By Mark Hallum
State Attorney General Barbara Underwood celebrated a victory in her quest to prevent immigrants from having to declare their legal status in the United States census on the grounds that the Trump administration acted in bad faith in requiring that information.
Underwood argued the case, backed by a coalition of attorneys general across the country, before Manhattan Federal Judge Jesse Furman in which a request for discovery was approved to determine which factors went into the White House decision to include immigration status on the census.
“Today marked a major win in our lawsuit to protect the Census, with a federal judge ordering the Trump administration to provide vital information on how the decision to demand citizenship status was made and what it may mean for New Yorkers and Americans across the country,” Underwood said. “The federal government has a solemn obligation to ensure a fair and accurate count of all people in this country. By demanding the citizenship status of each resident, the Trump administration is breaking with decades of policy and potentially causing a major undercount that would threaten billions in federal funds and New York’s fair representation in Congress and the Electoral College.”
The suit argued that a declaration of immigration status on the census would result in inaccuracies with “whole number of persons” not participating and would hobble critical functions of the federal government, which could result in loss of revenue for the United States.
But a broader goal of the citizenship question alleged against the Trump administration was that nearly 11 million undocumented immigrants would not be counted for the purpose of drawing political districts and thus it acted in bad faith..
Underwood, 73, was approved as attorney general in May and is the first woman to hold the post after Eric Schneiderman was forced to resign under allegations of violence against several romantic partners.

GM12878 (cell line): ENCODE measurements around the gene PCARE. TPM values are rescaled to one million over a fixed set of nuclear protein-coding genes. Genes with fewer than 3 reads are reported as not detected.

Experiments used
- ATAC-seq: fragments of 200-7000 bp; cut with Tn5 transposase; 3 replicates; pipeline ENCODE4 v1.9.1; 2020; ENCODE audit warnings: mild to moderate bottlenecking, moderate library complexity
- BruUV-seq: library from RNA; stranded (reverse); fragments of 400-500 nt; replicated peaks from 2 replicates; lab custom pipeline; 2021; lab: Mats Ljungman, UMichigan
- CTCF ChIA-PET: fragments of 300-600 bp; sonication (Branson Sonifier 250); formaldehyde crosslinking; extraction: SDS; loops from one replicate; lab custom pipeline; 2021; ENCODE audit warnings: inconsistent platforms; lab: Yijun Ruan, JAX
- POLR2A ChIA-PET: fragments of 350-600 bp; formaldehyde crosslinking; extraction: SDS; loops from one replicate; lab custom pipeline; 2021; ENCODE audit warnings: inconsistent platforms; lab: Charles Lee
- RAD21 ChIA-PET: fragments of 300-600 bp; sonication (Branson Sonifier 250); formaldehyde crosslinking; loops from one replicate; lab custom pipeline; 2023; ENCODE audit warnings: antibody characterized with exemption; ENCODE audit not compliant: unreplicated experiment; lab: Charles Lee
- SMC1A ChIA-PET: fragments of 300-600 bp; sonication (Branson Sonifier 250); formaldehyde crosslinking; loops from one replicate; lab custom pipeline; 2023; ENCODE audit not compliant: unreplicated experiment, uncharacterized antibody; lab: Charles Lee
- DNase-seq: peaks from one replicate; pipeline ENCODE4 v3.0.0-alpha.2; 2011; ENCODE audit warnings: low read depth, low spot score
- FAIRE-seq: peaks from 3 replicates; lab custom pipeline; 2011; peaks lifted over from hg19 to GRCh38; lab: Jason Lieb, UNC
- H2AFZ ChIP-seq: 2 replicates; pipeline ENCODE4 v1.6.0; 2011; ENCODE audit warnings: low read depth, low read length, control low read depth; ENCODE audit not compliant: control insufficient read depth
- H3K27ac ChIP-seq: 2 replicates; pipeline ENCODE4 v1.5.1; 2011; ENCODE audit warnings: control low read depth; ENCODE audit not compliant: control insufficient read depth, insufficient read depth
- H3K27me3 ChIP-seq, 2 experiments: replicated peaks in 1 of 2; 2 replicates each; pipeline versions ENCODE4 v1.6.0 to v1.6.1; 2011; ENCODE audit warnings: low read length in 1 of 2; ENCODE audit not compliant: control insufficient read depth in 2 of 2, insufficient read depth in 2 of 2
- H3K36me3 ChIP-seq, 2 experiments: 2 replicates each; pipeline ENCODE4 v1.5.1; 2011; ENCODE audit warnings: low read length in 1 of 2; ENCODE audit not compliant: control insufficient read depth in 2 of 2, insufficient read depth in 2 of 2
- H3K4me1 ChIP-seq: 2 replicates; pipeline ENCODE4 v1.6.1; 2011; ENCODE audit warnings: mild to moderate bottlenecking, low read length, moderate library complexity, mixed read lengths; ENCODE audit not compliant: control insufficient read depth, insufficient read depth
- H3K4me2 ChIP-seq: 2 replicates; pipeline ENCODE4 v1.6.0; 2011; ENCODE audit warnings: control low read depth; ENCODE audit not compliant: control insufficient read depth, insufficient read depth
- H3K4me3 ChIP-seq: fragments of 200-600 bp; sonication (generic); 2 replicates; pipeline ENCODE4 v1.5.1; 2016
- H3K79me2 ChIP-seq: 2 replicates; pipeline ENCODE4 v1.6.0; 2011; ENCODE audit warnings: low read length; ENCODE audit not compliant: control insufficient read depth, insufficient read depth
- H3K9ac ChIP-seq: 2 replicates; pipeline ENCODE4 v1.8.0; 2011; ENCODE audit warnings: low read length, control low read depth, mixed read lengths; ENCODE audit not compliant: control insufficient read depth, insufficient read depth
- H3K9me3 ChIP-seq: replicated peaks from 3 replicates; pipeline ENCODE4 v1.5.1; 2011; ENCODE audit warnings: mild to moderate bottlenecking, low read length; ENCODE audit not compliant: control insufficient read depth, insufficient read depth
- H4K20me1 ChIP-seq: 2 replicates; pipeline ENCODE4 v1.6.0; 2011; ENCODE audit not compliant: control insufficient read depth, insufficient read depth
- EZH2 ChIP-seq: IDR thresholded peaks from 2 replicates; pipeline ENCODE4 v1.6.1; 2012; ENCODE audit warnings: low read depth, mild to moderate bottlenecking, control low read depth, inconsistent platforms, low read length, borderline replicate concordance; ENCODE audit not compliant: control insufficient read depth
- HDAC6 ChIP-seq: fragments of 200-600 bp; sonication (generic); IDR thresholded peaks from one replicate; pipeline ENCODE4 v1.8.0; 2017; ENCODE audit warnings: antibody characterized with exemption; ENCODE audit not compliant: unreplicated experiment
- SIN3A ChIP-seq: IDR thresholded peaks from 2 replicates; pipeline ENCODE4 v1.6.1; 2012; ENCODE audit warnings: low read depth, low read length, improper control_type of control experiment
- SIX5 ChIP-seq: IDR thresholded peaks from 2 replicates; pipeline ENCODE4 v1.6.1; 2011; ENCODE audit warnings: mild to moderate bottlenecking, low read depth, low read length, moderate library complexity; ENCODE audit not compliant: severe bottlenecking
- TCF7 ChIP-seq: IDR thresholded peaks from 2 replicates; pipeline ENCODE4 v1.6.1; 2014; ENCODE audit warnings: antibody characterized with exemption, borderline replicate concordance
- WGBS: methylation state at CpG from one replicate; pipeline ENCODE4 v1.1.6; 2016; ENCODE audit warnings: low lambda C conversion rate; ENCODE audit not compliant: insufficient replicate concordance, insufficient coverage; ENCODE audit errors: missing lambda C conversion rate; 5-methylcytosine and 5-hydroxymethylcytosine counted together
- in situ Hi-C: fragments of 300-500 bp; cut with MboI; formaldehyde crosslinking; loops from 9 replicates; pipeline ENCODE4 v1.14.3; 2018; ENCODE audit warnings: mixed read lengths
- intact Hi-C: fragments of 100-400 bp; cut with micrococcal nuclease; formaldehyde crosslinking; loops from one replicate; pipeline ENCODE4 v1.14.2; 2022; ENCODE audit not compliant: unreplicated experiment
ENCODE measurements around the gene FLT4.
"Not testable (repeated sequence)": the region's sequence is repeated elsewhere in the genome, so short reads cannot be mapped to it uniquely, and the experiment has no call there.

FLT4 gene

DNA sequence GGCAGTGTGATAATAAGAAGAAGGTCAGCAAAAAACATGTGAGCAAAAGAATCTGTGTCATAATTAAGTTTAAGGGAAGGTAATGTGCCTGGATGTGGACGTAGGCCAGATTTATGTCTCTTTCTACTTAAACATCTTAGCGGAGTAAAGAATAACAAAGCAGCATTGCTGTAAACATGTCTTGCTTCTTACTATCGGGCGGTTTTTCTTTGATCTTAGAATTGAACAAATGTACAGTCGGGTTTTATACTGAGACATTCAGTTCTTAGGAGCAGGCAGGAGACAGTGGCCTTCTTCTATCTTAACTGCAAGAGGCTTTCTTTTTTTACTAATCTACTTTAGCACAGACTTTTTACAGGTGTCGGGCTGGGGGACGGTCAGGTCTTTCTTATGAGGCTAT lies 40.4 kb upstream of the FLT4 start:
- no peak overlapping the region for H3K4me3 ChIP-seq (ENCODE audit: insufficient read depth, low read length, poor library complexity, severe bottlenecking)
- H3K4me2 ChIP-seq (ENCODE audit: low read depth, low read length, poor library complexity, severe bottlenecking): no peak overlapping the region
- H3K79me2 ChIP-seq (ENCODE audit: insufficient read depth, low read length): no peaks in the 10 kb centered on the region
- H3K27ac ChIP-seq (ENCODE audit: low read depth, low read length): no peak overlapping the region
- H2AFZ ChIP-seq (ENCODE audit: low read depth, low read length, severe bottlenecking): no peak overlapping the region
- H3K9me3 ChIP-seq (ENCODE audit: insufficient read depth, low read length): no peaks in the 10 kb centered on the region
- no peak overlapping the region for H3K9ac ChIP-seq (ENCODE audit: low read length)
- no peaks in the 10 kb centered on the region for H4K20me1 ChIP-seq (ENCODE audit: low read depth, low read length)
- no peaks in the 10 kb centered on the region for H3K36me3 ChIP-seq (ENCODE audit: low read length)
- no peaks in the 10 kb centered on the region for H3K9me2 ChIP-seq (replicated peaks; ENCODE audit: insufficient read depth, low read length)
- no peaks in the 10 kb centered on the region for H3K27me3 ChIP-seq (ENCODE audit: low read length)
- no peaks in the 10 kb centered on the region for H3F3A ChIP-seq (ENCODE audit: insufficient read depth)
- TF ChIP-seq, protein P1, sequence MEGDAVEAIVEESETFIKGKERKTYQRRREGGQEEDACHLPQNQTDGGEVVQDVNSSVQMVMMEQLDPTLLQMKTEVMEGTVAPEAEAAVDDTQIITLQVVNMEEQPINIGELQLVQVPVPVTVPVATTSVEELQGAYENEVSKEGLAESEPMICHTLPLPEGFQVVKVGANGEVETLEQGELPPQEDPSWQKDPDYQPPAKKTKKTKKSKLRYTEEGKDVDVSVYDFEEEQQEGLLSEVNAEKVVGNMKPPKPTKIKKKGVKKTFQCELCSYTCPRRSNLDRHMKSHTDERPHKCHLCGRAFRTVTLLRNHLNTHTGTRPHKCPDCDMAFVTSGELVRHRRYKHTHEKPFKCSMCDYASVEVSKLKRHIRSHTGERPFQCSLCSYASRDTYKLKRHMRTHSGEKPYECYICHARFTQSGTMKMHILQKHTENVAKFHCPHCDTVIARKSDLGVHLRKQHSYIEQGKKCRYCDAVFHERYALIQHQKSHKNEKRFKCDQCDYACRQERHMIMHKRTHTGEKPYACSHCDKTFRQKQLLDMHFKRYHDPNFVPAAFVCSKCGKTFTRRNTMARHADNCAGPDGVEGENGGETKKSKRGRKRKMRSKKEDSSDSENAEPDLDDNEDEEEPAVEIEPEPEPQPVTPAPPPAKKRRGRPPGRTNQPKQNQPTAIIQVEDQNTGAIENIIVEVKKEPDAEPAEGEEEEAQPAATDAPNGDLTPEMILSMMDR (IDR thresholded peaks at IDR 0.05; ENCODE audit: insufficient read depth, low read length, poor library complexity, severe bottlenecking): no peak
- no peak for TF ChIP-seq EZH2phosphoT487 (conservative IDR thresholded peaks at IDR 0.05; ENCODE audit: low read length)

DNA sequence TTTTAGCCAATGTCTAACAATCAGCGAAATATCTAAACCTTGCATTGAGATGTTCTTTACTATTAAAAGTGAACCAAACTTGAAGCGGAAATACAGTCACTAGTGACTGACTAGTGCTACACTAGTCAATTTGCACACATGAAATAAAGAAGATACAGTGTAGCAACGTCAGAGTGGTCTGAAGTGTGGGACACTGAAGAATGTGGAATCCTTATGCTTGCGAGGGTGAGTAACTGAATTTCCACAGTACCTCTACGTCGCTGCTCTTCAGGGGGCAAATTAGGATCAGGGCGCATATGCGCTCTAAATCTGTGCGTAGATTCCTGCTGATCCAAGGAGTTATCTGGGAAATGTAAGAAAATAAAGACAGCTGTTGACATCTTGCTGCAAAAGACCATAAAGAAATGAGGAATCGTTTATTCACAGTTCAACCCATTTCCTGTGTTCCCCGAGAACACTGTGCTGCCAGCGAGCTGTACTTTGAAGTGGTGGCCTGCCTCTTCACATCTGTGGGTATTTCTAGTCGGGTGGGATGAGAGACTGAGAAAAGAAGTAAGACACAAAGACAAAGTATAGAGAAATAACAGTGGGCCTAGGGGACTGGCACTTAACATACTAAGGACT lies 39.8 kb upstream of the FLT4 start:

John Gore, the acting U.S. assistant attorney general and head of the Justice Department’s Civil Rights Division, was scheduled to testify in regard to the immigration status question to the 2020 census forms back in May, but failed to show.
Gore was subpoenaed by Oversight Committee Chairman Trey Gowdy (R-SC), who granted the request from U.S. Rep. Carolyn Maloney (D-Astoria) to do so after Gore failed to show up for a May 8 committee hearing regarding the census question.
“Mr. Gore’s decision to not show up to this hearing, after initially agreeing to testify, is an insult to all members of the House Oversight and Government Reform Committee and the critical role that our committee plays in overseeing the executive branch,” said Maloney in late May. “The American public and its representatives deserve answers about the Department of Justice’s decision to request that a citizenship question be added to the decennial census and why the department believes it is necessary.”
Maloney called into question the validity of the census inquiry by pointing out that no “Voting Rights Act expert” had requested or advised that immigration status should be on the census.
Reach reporter Mark Hallum by e-mail at mhall